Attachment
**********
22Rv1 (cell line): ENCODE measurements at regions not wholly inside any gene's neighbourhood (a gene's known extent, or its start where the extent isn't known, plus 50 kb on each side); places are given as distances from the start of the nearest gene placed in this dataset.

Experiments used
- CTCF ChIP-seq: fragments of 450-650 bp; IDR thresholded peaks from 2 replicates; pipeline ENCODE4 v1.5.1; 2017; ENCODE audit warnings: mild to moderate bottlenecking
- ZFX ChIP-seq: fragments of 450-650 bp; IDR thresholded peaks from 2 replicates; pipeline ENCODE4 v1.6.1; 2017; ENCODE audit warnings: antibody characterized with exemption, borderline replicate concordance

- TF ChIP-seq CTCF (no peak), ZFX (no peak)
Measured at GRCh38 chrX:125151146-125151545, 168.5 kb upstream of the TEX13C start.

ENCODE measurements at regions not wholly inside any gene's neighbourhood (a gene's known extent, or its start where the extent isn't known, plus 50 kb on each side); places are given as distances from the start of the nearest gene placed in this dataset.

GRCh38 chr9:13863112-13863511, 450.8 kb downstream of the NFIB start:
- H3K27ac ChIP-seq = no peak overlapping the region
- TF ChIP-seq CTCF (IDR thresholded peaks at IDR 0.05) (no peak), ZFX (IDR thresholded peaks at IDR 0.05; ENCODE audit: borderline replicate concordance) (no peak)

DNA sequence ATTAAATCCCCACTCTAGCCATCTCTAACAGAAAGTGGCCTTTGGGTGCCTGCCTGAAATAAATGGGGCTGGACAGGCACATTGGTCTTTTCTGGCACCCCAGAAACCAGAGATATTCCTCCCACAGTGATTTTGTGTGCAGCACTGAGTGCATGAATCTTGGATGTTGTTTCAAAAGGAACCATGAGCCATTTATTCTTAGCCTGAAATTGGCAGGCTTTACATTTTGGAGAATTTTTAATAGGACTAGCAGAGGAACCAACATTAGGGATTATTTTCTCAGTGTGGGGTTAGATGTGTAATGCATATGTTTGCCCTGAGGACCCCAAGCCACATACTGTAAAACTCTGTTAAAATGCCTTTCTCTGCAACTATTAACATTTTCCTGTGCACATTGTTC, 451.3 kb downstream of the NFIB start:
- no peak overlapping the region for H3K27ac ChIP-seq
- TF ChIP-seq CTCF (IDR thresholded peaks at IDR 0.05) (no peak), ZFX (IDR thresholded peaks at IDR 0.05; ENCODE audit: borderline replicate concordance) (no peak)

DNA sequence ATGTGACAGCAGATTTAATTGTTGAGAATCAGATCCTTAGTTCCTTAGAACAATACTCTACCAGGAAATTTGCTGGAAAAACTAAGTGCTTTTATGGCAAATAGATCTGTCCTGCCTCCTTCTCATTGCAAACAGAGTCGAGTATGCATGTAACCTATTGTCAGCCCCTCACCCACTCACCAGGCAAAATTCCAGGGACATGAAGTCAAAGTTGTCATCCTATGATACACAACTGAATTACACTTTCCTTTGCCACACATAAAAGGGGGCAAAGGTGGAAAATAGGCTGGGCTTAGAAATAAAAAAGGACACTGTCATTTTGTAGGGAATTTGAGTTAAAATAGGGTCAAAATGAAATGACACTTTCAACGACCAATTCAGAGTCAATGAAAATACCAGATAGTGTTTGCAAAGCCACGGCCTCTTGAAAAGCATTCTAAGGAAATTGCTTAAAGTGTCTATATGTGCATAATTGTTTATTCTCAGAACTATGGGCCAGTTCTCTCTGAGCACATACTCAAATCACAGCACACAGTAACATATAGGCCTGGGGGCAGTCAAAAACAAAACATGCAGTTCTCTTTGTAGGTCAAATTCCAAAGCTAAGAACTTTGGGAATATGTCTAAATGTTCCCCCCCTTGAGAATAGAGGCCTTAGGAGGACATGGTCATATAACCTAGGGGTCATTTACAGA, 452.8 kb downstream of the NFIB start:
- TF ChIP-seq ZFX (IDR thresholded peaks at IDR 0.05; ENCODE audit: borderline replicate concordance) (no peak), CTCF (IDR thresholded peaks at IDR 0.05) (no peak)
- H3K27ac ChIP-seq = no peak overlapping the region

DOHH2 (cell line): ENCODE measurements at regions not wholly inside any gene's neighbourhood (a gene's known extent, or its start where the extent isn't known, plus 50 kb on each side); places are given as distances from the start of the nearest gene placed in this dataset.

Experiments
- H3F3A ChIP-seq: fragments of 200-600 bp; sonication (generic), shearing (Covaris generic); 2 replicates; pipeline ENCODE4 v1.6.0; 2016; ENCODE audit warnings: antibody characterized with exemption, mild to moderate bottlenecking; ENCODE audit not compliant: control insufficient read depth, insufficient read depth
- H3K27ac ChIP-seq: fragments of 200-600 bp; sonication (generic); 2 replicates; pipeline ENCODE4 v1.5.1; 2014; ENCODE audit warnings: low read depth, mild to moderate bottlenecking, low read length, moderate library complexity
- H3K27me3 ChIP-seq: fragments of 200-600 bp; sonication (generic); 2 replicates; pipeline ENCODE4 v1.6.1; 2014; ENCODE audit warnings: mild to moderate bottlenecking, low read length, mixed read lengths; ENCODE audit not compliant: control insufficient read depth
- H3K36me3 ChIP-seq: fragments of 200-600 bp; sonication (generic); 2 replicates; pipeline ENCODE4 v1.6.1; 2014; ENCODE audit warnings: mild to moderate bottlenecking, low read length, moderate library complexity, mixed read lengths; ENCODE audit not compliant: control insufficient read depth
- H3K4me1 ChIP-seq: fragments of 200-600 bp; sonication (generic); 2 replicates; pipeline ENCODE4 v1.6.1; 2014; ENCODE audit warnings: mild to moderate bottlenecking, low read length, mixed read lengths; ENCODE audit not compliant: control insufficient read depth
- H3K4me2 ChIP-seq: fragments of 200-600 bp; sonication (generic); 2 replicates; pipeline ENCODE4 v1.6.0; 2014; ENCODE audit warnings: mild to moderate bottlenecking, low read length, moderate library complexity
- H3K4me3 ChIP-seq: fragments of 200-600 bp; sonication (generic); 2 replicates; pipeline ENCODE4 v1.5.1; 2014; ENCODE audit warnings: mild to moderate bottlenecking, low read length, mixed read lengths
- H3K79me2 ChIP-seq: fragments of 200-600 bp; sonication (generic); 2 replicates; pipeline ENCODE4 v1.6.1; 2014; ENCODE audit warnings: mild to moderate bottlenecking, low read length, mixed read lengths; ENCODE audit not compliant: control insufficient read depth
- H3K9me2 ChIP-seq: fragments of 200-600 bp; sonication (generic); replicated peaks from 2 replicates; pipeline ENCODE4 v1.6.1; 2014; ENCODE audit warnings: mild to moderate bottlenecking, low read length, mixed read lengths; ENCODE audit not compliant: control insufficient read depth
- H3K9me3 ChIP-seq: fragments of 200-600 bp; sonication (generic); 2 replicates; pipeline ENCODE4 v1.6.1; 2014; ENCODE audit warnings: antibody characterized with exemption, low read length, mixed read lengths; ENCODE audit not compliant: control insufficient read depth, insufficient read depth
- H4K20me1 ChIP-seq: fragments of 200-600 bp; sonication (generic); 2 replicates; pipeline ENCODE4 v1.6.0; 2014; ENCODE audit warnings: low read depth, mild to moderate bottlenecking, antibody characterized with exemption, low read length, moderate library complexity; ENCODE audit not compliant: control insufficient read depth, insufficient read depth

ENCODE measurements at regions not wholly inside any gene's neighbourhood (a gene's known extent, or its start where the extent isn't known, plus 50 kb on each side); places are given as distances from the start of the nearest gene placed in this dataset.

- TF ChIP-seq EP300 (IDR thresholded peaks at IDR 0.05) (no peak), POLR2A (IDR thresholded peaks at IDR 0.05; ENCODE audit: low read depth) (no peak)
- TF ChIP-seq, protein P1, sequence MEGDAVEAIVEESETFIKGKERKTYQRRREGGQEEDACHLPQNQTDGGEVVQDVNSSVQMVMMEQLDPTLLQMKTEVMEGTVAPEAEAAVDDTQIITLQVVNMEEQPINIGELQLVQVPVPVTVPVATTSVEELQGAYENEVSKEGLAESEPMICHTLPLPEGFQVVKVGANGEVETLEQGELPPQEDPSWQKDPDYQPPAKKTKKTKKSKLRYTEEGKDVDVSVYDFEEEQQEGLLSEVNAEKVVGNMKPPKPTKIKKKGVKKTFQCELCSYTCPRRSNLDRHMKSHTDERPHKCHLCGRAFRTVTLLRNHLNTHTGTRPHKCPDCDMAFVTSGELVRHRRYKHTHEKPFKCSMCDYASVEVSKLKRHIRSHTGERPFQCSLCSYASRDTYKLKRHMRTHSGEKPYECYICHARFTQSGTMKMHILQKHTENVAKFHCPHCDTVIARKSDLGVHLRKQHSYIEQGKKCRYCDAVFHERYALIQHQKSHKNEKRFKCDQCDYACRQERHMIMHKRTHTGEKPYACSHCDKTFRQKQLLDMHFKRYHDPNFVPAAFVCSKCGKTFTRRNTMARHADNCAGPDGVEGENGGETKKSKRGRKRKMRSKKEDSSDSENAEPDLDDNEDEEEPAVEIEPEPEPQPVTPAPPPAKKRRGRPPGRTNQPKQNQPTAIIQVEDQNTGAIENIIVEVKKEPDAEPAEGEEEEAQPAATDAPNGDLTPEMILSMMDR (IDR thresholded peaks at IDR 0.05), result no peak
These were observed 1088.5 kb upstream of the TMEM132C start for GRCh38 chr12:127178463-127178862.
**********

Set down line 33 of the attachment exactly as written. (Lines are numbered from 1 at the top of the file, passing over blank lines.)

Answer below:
These were observed 1088.5 kb upstream of the TMEM132C start for GRCh38 chr12:127178463-127178862.